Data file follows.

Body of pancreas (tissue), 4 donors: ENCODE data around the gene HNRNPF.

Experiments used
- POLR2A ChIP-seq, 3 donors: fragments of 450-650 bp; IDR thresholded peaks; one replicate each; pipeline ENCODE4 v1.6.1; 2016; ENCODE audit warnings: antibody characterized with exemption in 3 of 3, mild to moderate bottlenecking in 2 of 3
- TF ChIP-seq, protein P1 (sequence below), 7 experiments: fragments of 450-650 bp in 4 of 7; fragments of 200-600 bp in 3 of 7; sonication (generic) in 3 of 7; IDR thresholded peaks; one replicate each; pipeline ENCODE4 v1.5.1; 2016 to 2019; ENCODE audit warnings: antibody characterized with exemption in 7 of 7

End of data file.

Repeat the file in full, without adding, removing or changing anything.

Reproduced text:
Body of pancreas (tissue), 4 donors: ENCODE data around the gene HNRNPF.

Experiments used
- POLR2A ChIP-seq, 3 donors: fragments of 450-650 bp; IDR thresholded peaks; one replicate each; pipeline ENCODE4 v1.6.1; 2016; ENCODE audit warnings: antibody characterized with exemption in 3 of 3, mild to moderate bottlenecking in 2 of 3
- TF ChIP-seq, protein P1 (sequence below), 7 experiments: fragments of 450-650 bp in 4 of 7; fragments of 200-600 bp in 3 of 7; sonication (generic) in 3 of 7; IDR thresholded peaks; one replicate each; pipeline ENCODE4 v1.5.1; 2016 to 2019; ENCODE audit warnings: antibody characterized with exemption in 7 of 7